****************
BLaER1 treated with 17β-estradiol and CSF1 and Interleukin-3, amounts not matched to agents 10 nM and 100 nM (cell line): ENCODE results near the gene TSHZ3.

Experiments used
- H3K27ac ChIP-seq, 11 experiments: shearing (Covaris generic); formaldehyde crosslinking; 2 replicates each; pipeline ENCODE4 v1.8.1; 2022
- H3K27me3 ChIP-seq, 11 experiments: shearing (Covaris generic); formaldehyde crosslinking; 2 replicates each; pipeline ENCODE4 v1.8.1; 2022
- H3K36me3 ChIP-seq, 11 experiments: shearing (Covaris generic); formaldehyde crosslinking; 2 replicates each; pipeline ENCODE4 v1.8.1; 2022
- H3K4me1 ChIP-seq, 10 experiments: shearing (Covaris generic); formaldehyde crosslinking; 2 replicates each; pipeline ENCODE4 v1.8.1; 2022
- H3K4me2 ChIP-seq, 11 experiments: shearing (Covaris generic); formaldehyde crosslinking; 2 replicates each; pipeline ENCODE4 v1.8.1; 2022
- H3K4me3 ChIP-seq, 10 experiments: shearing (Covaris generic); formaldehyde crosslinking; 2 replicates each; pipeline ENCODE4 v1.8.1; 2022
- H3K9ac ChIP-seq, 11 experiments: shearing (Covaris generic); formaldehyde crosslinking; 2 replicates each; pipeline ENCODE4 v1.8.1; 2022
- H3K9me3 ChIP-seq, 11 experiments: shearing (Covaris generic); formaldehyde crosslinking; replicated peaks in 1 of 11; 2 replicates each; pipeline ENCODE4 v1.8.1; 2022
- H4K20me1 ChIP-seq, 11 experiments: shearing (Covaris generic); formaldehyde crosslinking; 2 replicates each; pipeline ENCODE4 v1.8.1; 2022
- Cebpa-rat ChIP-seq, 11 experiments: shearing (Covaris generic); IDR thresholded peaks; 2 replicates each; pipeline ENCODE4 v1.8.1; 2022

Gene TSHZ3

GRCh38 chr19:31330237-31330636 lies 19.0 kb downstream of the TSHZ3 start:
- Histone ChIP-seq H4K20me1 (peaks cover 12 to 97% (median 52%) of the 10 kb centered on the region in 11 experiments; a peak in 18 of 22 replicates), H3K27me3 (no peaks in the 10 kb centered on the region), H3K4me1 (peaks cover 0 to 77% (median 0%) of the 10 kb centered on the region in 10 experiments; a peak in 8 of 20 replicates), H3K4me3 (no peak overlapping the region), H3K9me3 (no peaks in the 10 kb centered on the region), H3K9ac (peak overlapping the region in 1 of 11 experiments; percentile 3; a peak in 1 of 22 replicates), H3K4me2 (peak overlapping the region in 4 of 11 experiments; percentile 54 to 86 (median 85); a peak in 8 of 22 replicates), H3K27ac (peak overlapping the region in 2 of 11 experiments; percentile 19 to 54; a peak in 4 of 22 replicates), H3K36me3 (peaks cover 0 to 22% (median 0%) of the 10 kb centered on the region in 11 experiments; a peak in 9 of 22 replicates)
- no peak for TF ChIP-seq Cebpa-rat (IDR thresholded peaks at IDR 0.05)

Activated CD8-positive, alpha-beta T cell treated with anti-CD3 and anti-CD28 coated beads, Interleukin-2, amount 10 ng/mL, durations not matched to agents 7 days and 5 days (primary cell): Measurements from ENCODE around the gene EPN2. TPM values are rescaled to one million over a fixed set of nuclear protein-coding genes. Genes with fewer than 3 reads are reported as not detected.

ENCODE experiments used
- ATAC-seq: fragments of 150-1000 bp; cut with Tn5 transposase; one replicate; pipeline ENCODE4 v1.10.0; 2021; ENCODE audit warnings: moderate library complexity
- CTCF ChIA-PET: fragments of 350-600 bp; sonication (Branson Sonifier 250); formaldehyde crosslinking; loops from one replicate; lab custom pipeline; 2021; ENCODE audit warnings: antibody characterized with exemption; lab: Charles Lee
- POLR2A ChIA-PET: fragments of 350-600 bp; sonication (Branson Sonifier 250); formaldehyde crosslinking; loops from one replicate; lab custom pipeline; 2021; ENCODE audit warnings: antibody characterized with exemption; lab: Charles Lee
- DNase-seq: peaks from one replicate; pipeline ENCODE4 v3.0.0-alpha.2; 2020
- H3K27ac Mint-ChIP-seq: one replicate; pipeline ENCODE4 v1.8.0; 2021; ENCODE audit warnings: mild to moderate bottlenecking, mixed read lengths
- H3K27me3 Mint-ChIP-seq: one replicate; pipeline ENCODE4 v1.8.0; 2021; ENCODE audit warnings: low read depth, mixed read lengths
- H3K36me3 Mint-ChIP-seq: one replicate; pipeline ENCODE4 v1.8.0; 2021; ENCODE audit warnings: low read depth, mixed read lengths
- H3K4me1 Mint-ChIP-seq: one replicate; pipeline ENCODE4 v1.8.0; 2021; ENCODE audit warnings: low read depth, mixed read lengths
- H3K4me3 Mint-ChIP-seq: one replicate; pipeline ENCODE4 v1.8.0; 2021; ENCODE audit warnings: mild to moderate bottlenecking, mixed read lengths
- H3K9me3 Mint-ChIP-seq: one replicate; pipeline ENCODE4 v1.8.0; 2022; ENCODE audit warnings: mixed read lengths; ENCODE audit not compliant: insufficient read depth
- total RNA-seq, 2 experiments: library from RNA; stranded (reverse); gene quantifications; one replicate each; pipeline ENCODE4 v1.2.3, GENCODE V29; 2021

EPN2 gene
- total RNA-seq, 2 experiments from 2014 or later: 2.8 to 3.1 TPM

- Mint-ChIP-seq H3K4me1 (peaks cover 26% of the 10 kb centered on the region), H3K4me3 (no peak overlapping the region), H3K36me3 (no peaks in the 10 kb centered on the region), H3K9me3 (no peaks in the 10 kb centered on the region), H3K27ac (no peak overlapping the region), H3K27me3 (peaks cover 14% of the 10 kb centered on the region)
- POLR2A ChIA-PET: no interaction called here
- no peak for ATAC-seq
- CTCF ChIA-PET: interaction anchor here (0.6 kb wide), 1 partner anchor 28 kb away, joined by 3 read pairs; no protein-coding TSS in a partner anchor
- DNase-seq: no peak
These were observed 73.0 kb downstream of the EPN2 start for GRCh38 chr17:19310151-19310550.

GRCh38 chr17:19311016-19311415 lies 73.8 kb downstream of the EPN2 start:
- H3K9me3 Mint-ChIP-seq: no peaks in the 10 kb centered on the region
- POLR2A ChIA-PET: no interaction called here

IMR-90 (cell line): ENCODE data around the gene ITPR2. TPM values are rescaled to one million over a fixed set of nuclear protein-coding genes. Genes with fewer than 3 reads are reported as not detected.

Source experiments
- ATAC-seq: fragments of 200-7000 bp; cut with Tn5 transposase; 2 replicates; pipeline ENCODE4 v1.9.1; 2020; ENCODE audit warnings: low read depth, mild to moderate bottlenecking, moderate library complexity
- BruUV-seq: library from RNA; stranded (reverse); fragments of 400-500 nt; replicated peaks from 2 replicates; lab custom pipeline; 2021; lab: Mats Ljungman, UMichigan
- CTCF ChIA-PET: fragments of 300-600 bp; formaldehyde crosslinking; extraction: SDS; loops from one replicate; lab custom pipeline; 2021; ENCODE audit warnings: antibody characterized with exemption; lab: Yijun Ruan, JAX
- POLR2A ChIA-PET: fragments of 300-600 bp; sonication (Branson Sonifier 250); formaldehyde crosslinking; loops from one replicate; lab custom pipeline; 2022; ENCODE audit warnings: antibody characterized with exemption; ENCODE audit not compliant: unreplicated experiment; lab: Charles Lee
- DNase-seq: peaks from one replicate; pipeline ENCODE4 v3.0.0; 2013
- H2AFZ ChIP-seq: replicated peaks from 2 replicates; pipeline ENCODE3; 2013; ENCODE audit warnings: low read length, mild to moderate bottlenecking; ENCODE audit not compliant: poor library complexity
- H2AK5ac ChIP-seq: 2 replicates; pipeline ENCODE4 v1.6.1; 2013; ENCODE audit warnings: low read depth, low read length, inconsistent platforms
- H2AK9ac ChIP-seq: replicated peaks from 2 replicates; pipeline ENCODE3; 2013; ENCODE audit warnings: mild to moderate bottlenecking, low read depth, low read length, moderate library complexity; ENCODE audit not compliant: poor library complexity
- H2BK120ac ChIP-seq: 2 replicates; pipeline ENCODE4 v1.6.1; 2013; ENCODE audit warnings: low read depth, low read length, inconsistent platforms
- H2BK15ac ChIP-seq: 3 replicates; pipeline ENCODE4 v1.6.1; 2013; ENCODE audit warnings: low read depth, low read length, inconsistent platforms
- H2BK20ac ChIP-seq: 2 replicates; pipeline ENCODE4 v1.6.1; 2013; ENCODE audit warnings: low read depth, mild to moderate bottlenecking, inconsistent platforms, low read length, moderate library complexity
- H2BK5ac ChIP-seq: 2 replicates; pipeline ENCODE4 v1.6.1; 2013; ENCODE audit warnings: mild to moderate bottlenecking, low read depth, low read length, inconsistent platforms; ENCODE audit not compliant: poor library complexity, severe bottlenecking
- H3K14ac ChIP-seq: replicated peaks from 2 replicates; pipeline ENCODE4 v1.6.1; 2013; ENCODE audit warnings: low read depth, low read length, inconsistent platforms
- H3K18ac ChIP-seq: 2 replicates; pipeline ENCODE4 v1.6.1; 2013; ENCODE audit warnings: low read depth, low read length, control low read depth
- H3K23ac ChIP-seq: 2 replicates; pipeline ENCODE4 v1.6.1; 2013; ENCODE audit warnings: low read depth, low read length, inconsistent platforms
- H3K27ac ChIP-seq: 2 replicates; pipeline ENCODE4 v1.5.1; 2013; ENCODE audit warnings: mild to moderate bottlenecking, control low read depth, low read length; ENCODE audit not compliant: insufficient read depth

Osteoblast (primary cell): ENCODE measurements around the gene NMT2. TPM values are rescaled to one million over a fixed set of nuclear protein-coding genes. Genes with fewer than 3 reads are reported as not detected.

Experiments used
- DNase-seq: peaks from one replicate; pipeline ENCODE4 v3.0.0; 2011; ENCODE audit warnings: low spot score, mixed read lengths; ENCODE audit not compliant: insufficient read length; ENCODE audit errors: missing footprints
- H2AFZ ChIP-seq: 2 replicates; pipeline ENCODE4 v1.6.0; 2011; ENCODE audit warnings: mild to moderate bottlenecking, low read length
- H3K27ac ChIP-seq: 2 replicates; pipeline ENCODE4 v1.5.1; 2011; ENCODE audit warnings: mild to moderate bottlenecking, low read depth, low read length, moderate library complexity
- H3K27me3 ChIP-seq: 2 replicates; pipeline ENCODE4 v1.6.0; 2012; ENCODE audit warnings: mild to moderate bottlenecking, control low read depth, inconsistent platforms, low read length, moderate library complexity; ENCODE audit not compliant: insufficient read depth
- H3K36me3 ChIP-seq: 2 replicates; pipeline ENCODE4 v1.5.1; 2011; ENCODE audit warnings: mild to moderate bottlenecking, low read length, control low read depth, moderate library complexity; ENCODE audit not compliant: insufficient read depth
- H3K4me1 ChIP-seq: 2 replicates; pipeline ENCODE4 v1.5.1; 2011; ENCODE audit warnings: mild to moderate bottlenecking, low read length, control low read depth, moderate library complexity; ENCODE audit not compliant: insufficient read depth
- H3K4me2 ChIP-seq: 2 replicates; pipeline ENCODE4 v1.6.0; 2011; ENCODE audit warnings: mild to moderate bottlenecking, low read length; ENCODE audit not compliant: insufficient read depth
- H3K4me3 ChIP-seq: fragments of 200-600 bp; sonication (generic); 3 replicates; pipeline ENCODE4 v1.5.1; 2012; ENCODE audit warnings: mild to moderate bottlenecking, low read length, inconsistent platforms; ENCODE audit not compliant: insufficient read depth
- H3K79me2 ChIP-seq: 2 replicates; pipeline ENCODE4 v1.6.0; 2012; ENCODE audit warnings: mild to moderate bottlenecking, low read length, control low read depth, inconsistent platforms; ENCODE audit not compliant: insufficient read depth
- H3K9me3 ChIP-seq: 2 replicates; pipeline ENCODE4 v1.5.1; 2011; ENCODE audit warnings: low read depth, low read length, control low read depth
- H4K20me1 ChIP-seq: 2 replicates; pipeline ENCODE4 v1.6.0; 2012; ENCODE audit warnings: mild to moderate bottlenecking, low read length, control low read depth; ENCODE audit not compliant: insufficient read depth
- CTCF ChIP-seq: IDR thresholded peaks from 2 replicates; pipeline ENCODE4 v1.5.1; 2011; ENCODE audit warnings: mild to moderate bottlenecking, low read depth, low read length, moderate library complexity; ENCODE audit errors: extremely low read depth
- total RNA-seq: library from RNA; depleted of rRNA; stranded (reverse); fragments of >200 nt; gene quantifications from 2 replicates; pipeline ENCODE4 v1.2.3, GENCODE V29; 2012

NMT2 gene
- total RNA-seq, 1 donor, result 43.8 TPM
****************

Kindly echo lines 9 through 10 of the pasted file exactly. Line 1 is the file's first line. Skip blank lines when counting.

- H3K9ac ChIP-seq, 11 experiments: shearing (Covaris generic); formaldehyde crosslinking; 2 replicates each; pipeline ENCODE4 v1.8.1; 2022
- H3K9me3 ChIP-seq, 11 experiments: shearing (Covaris generic); formaldehyde crosslinking; replicated peaks in 1 of 11; 2 replicates each; pipeline ENCODE4 v1.8.1; 2022